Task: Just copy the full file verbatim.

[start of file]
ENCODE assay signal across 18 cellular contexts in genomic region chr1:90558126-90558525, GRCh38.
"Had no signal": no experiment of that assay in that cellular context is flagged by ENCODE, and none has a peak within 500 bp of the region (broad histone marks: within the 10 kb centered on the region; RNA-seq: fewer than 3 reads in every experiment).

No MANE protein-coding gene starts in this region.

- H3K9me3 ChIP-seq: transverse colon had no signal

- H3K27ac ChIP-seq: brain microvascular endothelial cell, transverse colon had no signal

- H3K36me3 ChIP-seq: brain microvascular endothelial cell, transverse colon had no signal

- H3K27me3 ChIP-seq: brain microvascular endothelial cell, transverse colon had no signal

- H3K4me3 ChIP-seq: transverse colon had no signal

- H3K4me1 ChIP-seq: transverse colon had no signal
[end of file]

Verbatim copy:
ENCODE assay signal across 18 cellular contexts in genomic region chr1:90558126-90558525, GRCh38.
"Had no signal": no experiment of that assay in that cellular context is flagged by ENCODE, and none has a peak within 500 bp of the region (broad histone marks: within the 10 kb centered on the region; RNA-seq: fewer than 3 reads in every experiment).

No MANE protein-coding gene starts in this region.

- H3K9me3 ChIP-seq: transverse colon had no signal

- H3K27ac ChIP-seq: brain microvascular endothelial cell, transverse colon had no signal

- H3K36me3 ChIP-seq: brain microvascular endothelial cell, transverse colon had no signal

- H3K27me3 ChIP-seq: brain microvascular endothelial cell, transverse colon had no signal

- H3K4me3 ChIP-seq: transverse colon had no signal

- H3K4me1 ChIP-seq: transverse colon had no signal